US says Malaysia offers to host Malaysia

A US Navy P-8 Poseidon aircraft takes off from Australia

A US Navy P-8 Poseidon aircraft takes off from Australia’s Perth International Airport on April 16.
A top US Navy officer says Malaysia has offered to let the US use one of its airbases to fly military spy planes over the South China Sea, a move that will likely increase frictions with Beijing.

The Malaysian government recently asked the US to operate the P-8 Poseidon aircraft from the country’s most eastern area, giving the Americans greater proximity to the South China Sea, Admiral Jonathan Greenert, the US Chief of Naval Operations (CNO), said in Washington on Monday.

Discussions between Malaysia and the United States for the use of the Sabah air base in northeast Malaysia have been going on for some time, according to a senior Asian diplomat who declined to be named.

The air base is located on the southern rim of the South China Sea.

Analysts say the move seems likely to intensify China’s anger at American surveillance of the strategic waterway and its disputed islands.

Navy Captain Danny Hernandez, a spokesman for Greenert, clarified on Friday that no P-8 Poseidon flights from Malaysia have been approved yet.

“The CNO did not talk about approving flights. What he was discussing was nurturing future opportunities, like responding to emerging issues in the region, which was done with MH370 search operations,” Hernandez told Reuters.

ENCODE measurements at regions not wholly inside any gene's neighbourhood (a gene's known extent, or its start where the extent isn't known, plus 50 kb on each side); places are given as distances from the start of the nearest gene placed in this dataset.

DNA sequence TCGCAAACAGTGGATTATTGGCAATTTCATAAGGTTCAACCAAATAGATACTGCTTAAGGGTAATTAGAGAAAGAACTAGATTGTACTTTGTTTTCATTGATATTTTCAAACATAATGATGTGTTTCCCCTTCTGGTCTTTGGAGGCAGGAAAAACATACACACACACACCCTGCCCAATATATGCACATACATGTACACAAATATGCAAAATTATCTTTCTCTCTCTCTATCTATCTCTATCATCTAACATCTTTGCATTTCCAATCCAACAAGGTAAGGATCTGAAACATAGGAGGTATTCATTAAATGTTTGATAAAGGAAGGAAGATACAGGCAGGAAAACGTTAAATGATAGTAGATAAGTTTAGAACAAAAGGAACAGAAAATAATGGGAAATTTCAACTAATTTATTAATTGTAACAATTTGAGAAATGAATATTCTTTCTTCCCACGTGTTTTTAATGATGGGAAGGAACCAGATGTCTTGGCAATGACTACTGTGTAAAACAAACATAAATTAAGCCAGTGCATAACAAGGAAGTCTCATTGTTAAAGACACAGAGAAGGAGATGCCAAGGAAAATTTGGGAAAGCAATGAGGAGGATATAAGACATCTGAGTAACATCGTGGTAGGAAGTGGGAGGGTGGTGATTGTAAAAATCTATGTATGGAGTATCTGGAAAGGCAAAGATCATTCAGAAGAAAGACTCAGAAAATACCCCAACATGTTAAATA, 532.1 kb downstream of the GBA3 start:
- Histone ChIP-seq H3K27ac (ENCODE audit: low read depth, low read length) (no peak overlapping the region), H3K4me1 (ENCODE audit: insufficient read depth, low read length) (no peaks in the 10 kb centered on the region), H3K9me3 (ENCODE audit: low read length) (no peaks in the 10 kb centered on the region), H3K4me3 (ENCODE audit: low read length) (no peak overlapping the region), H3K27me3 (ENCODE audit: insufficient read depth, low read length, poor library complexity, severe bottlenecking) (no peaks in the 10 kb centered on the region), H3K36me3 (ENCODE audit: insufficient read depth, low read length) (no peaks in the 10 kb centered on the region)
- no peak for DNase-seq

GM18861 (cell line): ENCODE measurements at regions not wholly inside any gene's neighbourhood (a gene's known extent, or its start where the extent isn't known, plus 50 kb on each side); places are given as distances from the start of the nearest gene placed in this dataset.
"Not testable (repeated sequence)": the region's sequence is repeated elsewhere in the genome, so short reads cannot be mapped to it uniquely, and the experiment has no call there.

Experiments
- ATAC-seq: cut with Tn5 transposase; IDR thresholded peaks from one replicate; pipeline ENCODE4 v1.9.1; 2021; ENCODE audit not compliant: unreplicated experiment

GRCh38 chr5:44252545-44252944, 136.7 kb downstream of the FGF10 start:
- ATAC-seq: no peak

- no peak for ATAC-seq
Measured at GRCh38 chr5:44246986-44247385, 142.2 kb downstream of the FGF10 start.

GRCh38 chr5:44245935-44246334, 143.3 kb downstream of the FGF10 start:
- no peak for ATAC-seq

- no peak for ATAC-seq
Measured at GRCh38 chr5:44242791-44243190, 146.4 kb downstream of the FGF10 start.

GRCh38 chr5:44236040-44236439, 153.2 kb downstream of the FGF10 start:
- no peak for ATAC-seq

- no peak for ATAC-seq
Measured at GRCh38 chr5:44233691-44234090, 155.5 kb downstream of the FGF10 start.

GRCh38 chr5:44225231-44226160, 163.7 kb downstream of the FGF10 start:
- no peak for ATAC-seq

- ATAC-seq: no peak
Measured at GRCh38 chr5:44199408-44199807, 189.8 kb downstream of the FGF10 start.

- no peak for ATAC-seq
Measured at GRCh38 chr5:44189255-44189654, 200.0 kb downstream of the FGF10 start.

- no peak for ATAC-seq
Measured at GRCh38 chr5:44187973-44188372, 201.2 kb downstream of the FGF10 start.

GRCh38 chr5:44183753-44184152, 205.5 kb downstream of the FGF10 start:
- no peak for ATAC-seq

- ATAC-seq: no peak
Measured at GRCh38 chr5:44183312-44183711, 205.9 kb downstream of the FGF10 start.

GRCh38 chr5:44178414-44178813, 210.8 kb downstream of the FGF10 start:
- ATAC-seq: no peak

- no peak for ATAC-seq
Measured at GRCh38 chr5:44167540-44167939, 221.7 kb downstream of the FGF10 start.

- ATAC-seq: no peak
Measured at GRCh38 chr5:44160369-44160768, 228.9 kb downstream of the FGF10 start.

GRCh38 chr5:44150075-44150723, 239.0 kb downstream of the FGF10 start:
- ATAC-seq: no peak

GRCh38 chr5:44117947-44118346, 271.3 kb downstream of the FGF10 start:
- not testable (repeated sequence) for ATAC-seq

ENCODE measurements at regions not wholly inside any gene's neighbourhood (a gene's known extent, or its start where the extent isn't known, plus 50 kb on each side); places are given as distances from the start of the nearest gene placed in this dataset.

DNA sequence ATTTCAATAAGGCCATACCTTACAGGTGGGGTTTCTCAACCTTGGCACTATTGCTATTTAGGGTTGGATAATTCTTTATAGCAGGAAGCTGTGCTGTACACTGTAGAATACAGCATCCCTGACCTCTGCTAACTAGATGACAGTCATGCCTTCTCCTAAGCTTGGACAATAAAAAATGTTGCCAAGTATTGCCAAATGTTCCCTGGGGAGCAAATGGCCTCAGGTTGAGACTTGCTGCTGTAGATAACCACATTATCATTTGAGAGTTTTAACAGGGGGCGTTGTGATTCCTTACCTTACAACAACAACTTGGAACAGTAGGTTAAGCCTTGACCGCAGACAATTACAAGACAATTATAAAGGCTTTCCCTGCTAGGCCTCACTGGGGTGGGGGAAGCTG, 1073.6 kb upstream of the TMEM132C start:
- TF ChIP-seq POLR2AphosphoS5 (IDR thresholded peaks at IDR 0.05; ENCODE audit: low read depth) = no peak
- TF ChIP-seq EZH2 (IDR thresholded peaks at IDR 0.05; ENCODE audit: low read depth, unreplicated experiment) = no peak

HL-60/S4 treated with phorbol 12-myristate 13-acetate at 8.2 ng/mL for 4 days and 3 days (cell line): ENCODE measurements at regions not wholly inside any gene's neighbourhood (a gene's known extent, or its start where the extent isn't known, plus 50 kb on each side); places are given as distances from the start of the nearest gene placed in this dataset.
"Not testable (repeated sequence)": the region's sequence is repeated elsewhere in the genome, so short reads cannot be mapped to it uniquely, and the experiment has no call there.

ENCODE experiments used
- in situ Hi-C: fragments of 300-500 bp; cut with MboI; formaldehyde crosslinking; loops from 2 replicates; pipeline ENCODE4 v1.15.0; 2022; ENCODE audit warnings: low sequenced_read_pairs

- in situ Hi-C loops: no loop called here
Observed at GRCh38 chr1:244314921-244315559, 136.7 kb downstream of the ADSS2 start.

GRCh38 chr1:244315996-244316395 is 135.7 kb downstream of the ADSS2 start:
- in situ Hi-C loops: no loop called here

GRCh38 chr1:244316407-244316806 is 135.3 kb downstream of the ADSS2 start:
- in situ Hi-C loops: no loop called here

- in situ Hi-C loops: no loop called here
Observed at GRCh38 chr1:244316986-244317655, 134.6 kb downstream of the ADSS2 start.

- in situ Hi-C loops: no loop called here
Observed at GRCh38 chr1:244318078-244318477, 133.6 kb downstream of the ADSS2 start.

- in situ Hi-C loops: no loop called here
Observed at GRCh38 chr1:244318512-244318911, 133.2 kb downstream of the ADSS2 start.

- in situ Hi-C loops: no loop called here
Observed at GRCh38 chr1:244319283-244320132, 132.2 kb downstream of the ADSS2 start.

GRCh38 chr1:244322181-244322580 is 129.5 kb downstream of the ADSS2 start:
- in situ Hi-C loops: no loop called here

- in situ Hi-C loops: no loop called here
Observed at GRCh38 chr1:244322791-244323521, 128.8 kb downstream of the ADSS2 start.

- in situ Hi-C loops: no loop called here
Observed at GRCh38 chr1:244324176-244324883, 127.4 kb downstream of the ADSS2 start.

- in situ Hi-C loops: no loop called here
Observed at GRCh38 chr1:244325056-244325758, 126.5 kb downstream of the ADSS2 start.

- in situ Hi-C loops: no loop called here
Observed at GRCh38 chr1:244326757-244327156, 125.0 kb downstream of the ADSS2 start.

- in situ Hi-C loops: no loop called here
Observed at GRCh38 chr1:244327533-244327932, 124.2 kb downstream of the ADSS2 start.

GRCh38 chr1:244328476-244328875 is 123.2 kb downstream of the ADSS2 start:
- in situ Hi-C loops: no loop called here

The Malaysian government has not confirmed whether it made the offer.

Malaysia allowed the US Navy to operate P-8 and P-3 surveillance aircraft from the country during the search for Malaysia Airlines Flight 370, which disappeared in March on a flight from Kuala Lumpur to Beijing.

Wu Xinbo, the director of the Center for American Studies at Fudan University in Shanghai, said China would interpret an agreement between the US and Malaysia as a direct challenge to Beijing’s insistence that the American spy flights were an infringement of China’s sovereignty.

China, under the leadership of President Xi Jinping, has increasingly contested the right of the United States to conduct surveillance flights over what it says are China’s territorial waters.

The US “pivot” or rebalance of resources to the Asia-Pacific region has raised China’s concerns that Washington is trying to contain its economic and military growth.

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